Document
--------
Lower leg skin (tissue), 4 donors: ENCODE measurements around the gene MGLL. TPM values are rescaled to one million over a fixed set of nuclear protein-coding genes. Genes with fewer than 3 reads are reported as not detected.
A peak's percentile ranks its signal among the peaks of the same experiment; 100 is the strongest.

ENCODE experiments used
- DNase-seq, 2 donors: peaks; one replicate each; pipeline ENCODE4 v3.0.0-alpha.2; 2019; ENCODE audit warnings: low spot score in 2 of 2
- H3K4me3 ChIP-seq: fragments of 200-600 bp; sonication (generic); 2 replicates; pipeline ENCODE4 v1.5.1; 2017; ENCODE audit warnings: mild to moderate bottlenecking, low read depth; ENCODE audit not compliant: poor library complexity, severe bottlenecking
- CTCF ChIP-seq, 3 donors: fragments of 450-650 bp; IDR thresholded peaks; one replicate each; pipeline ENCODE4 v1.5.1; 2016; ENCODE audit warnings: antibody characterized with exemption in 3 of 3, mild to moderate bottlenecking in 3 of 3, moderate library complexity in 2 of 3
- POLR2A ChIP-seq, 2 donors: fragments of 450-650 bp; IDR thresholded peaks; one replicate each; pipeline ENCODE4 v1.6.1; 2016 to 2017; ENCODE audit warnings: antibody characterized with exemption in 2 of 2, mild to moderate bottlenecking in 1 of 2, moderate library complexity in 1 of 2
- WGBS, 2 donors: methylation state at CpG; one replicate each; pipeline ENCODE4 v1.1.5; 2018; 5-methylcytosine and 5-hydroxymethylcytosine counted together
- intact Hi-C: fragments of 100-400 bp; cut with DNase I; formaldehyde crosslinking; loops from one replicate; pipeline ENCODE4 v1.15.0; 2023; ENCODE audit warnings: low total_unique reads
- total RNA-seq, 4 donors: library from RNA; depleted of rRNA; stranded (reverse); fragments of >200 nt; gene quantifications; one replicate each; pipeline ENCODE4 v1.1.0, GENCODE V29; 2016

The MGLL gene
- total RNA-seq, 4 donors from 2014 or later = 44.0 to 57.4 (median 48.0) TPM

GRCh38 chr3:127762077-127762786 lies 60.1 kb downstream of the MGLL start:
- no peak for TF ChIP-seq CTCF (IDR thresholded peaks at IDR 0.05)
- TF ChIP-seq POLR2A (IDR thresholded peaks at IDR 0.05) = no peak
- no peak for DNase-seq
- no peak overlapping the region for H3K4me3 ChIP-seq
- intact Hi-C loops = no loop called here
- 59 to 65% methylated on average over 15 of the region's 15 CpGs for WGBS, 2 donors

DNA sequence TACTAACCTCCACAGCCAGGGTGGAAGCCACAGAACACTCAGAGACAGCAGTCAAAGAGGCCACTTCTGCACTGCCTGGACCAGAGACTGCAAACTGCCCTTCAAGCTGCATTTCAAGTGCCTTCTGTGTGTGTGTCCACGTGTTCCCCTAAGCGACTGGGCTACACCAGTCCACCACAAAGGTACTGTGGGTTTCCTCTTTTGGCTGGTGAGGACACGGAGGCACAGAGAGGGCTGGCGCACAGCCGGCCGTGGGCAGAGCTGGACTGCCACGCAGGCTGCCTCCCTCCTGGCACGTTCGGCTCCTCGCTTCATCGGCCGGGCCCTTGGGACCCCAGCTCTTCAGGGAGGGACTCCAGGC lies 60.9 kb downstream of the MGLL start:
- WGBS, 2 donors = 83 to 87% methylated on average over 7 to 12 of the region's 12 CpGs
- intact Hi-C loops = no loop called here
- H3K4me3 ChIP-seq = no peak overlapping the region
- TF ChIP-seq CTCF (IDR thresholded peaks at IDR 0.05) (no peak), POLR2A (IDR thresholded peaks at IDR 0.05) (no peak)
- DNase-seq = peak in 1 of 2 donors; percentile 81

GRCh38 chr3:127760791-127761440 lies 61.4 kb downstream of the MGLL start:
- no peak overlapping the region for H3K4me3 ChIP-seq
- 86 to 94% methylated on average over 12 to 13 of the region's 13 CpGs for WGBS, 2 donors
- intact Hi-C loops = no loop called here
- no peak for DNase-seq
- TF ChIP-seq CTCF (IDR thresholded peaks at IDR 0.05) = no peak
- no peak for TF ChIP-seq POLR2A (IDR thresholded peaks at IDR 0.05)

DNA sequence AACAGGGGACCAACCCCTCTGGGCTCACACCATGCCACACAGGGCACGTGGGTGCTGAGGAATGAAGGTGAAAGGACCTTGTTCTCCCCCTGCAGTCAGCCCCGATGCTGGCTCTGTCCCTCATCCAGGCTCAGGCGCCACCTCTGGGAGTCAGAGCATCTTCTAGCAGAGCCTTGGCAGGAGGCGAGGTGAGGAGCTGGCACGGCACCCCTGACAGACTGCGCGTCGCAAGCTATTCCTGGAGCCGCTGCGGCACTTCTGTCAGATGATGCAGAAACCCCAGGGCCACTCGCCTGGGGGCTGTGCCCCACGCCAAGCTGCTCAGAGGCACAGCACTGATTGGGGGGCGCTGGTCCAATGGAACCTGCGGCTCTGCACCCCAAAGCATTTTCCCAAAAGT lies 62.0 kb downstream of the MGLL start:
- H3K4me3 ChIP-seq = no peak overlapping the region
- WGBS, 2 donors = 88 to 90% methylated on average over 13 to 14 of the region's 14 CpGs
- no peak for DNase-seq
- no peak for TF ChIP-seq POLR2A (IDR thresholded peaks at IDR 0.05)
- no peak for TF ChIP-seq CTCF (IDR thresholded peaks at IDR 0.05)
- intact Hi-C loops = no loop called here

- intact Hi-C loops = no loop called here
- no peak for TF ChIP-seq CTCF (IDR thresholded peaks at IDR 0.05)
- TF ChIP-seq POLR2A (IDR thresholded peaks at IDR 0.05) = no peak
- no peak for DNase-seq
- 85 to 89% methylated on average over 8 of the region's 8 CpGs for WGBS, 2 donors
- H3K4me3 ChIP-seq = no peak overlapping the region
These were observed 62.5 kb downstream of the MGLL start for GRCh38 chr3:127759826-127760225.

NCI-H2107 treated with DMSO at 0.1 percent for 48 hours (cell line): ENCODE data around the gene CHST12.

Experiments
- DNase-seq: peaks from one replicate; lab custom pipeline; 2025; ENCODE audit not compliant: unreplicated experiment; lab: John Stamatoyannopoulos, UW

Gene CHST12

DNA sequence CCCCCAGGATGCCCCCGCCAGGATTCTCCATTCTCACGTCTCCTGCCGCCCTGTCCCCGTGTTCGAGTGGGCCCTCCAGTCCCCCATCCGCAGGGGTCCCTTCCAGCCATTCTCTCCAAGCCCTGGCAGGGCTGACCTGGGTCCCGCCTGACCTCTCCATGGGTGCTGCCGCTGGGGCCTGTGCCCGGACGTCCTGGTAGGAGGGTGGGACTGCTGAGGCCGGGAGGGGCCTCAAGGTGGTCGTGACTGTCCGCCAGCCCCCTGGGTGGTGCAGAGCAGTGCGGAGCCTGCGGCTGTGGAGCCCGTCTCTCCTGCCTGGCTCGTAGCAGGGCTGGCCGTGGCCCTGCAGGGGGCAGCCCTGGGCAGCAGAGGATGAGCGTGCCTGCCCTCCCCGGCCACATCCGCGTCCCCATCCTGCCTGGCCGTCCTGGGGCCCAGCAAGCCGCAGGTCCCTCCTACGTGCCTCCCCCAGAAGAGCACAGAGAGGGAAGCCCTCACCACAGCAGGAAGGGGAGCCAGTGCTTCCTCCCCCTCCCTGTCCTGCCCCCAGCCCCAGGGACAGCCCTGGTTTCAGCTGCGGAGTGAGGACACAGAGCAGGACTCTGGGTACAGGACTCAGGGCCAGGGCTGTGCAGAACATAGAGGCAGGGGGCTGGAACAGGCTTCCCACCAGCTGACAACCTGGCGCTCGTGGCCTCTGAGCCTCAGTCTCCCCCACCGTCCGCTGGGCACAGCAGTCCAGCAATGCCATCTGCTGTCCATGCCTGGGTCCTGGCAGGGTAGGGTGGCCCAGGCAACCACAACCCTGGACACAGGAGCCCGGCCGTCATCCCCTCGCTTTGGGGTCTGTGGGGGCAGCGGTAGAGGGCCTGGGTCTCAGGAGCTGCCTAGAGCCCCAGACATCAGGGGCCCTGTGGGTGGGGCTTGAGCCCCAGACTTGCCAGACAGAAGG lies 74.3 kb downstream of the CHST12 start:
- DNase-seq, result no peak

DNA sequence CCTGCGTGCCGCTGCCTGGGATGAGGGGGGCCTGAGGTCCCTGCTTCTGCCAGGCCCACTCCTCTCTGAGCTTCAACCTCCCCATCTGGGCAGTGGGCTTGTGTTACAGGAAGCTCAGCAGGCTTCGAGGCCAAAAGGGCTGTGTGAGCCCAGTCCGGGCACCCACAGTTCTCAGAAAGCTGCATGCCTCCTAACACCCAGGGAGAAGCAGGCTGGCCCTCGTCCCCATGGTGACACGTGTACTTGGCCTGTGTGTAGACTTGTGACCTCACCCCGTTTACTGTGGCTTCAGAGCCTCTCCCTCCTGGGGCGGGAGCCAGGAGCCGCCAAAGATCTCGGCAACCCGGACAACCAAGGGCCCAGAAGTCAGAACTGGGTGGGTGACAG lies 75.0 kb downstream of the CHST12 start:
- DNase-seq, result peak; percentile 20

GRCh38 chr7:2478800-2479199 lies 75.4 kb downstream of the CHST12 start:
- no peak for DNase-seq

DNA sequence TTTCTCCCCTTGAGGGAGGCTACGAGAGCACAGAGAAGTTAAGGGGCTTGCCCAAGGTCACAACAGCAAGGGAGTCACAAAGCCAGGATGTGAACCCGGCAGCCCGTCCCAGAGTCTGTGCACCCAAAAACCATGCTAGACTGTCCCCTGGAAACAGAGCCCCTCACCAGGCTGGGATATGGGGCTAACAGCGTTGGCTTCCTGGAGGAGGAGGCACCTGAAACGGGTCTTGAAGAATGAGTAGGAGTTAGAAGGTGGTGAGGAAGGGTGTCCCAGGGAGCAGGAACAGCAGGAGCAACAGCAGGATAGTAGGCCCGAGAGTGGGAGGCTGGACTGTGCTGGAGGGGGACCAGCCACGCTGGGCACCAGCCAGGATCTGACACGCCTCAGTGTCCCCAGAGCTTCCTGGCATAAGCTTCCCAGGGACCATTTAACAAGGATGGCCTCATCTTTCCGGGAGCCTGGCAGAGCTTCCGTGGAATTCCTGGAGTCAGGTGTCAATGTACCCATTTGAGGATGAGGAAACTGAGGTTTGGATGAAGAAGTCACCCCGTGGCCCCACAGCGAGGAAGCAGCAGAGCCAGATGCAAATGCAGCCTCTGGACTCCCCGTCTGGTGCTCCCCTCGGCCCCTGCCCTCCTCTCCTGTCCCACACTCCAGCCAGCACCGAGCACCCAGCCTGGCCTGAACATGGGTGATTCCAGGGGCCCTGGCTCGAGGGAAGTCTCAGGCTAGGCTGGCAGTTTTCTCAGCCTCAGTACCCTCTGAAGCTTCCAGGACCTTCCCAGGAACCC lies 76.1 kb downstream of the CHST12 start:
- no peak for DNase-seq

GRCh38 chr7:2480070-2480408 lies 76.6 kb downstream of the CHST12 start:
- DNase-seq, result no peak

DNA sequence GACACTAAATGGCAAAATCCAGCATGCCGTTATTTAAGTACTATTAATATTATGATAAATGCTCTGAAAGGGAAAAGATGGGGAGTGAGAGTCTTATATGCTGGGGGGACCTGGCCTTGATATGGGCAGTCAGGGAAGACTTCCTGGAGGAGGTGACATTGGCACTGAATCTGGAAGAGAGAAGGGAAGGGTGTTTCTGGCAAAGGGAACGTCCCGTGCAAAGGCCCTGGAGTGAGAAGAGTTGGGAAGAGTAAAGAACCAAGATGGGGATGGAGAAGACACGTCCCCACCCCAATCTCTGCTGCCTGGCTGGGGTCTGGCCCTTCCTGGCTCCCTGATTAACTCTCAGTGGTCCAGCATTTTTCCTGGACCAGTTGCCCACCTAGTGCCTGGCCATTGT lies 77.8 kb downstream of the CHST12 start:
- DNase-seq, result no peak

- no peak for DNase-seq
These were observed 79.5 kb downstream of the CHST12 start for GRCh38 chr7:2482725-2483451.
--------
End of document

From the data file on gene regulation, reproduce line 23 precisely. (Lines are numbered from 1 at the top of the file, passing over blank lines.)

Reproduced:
- H3K4me3 ChIP-seq = no peak overlapping the region